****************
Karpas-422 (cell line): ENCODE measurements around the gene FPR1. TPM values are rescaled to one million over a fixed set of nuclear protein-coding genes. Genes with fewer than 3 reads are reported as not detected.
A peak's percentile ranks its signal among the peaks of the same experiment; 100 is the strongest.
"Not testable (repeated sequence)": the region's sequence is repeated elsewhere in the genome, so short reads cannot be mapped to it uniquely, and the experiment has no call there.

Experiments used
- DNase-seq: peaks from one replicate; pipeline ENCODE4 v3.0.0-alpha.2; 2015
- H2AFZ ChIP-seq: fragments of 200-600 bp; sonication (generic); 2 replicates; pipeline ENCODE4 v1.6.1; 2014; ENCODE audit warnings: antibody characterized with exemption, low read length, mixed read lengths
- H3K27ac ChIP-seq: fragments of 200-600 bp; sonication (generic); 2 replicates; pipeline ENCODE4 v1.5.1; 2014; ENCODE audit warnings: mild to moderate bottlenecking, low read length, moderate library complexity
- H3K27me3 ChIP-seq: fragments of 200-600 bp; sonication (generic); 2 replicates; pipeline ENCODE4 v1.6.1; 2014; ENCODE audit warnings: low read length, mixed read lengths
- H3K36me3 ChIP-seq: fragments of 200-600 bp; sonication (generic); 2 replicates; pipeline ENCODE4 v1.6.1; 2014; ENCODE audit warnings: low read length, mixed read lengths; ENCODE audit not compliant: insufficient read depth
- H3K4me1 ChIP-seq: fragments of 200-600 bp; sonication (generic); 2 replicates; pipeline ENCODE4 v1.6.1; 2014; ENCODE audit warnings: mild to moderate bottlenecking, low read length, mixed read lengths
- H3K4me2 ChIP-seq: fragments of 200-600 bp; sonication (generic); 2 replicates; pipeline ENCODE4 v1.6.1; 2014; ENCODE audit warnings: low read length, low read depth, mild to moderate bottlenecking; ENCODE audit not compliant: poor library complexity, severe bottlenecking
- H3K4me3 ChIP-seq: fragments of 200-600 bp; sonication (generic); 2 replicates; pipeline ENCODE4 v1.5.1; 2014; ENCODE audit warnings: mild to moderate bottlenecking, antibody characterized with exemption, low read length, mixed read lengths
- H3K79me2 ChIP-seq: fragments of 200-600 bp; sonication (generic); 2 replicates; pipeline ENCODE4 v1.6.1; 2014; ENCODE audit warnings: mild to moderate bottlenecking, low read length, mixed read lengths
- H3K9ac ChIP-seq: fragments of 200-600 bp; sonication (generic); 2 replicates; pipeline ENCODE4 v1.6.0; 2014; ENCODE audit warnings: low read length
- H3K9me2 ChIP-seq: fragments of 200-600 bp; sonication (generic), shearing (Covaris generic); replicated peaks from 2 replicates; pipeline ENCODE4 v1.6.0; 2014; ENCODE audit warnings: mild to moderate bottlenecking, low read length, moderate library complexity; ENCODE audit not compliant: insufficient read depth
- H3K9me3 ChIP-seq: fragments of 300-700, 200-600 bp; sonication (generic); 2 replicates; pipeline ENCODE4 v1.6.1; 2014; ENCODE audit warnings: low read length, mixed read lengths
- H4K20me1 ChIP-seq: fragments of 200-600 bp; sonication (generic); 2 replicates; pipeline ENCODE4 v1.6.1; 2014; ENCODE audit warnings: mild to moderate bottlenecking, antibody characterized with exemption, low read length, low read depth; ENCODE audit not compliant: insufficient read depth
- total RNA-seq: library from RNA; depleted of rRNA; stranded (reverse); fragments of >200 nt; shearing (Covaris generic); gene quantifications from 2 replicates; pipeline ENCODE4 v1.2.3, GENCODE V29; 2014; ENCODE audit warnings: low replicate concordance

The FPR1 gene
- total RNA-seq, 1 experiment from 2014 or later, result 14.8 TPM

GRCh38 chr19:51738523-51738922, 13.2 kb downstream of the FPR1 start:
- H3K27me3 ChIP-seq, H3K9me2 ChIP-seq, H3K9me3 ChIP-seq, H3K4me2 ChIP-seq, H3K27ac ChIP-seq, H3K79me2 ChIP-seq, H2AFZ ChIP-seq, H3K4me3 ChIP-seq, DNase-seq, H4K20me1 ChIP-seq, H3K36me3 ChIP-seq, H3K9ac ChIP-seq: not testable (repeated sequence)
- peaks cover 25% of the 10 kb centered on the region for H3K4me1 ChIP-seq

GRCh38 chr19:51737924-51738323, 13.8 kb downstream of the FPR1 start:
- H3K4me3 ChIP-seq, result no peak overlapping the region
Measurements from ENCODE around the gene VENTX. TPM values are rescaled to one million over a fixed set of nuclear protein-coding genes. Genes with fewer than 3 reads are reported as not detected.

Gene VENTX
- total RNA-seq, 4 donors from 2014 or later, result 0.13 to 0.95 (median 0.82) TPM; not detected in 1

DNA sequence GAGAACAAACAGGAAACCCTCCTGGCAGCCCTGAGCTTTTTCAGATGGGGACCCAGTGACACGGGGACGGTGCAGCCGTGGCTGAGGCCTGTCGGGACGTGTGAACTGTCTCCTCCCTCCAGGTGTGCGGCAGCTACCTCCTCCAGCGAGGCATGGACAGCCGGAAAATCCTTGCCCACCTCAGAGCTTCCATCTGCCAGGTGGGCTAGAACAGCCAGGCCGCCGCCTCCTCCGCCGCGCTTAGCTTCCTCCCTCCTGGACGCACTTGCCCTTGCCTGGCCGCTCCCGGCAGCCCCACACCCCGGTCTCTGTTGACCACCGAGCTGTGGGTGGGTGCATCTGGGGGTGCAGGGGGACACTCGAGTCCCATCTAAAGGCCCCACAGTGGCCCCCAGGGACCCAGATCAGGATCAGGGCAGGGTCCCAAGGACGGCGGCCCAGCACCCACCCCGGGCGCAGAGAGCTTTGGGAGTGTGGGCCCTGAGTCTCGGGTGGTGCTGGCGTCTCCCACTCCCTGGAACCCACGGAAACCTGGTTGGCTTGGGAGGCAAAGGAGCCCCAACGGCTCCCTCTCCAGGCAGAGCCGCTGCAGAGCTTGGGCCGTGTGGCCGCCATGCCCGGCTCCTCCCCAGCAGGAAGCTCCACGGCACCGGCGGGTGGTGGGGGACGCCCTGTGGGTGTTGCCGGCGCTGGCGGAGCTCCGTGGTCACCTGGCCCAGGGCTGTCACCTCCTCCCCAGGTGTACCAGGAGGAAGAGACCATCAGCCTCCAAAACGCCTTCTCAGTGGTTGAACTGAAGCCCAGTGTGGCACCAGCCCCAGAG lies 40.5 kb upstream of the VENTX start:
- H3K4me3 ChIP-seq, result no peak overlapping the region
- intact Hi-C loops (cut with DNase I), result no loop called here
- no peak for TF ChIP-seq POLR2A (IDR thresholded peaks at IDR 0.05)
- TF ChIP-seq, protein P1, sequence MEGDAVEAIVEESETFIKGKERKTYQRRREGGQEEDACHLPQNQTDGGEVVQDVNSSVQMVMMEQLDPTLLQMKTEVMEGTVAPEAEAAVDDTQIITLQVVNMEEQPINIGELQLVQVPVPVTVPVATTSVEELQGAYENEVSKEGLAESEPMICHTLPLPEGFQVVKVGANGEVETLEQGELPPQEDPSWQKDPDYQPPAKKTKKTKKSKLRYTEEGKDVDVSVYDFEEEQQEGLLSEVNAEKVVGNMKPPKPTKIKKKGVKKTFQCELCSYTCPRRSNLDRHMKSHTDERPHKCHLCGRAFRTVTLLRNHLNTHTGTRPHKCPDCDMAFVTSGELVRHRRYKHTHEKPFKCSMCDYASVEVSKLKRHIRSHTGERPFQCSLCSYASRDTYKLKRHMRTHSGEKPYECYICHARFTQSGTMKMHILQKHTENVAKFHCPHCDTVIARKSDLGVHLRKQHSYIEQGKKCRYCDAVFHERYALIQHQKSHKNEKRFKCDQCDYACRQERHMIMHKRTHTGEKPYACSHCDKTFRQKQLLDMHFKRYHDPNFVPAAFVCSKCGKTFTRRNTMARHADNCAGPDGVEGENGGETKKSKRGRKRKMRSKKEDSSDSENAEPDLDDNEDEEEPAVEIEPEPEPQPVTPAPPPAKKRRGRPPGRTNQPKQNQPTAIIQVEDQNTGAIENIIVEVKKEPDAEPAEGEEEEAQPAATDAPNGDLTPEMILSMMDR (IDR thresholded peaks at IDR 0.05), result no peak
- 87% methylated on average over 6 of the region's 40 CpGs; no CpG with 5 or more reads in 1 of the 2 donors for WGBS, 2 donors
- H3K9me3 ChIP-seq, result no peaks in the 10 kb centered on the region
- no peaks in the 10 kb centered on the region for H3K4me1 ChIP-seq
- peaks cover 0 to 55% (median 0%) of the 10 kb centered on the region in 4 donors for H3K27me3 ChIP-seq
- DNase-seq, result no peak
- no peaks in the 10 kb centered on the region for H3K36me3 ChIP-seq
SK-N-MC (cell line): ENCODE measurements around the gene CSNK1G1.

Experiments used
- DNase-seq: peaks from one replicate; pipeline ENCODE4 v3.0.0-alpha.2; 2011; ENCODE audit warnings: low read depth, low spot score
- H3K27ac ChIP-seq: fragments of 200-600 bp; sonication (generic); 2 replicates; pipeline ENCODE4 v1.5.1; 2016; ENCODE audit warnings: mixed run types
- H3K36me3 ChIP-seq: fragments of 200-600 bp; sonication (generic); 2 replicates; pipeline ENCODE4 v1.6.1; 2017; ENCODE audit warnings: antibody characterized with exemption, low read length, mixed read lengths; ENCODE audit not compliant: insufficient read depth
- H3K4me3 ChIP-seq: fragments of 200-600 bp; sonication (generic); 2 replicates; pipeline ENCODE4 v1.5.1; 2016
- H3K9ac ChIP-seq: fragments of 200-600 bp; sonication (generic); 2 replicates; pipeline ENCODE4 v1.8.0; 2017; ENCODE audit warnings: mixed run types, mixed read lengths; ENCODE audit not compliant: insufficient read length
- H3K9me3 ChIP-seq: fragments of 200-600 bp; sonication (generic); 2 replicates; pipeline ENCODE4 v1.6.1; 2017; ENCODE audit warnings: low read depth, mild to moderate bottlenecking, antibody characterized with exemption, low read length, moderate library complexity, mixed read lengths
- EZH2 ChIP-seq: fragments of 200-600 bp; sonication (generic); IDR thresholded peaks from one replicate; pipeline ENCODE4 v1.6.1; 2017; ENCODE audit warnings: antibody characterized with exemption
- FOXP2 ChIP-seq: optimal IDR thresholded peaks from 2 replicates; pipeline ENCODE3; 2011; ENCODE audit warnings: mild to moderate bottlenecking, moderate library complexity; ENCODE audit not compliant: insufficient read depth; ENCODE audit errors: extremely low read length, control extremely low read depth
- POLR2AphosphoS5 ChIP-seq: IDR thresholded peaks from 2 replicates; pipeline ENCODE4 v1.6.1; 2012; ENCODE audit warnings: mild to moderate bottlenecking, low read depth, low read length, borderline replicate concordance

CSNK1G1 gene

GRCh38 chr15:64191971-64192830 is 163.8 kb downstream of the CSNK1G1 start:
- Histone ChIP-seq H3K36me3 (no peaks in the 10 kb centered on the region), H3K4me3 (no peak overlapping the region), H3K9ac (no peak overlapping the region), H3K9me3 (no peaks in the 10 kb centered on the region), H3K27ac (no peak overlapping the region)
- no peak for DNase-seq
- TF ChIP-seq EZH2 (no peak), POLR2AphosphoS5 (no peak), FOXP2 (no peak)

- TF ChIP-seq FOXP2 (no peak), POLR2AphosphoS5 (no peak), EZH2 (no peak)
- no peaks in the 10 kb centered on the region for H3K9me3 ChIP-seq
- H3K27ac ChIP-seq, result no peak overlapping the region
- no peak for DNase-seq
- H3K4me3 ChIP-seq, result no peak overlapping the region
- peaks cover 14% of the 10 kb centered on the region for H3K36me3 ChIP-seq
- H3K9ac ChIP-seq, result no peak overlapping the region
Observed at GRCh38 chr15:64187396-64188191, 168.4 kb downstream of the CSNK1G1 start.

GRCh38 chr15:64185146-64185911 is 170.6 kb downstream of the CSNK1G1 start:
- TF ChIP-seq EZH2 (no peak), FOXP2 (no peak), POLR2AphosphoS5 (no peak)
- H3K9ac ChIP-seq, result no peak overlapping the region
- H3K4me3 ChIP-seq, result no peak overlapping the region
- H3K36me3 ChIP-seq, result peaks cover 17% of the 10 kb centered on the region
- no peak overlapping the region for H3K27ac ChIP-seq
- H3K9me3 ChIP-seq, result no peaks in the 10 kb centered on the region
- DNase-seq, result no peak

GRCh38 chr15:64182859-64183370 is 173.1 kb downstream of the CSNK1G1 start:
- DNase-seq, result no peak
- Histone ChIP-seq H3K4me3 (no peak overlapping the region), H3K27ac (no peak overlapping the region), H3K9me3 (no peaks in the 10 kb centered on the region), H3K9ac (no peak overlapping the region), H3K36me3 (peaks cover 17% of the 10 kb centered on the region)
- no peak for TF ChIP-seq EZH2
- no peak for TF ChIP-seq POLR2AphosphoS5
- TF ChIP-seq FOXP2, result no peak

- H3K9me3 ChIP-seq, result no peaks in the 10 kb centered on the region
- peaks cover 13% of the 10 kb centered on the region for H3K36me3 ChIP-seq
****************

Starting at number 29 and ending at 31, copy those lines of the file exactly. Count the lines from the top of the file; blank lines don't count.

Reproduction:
DNA sequence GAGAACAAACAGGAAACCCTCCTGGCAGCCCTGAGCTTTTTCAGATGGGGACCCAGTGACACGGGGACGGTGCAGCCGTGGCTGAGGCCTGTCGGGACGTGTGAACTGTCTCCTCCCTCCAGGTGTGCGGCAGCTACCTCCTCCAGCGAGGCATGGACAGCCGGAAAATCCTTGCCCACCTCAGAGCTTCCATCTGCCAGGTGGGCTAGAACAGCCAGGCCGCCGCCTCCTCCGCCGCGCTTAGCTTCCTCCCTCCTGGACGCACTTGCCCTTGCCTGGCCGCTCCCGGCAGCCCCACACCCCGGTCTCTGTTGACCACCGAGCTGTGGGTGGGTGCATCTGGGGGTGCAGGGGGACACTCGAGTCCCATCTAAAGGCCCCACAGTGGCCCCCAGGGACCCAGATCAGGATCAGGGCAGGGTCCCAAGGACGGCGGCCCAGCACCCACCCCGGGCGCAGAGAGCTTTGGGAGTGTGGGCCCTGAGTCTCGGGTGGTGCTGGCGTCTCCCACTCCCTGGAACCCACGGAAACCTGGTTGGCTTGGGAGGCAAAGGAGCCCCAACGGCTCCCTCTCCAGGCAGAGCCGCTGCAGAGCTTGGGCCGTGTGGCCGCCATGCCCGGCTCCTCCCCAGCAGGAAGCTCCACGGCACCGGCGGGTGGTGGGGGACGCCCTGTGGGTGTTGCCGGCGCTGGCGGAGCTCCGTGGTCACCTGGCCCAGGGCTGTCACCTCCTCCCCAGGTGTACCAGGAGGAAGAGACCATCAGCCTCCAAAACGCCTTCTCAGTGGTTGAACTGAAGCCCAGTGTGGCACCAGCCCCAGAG lies 40.5 kb upstream of the VENTX start:
- H3K4me3 ChIP-seq, result no peak overlapping the region
- intact Hi-C loops (cut with DNase I), result no loop called here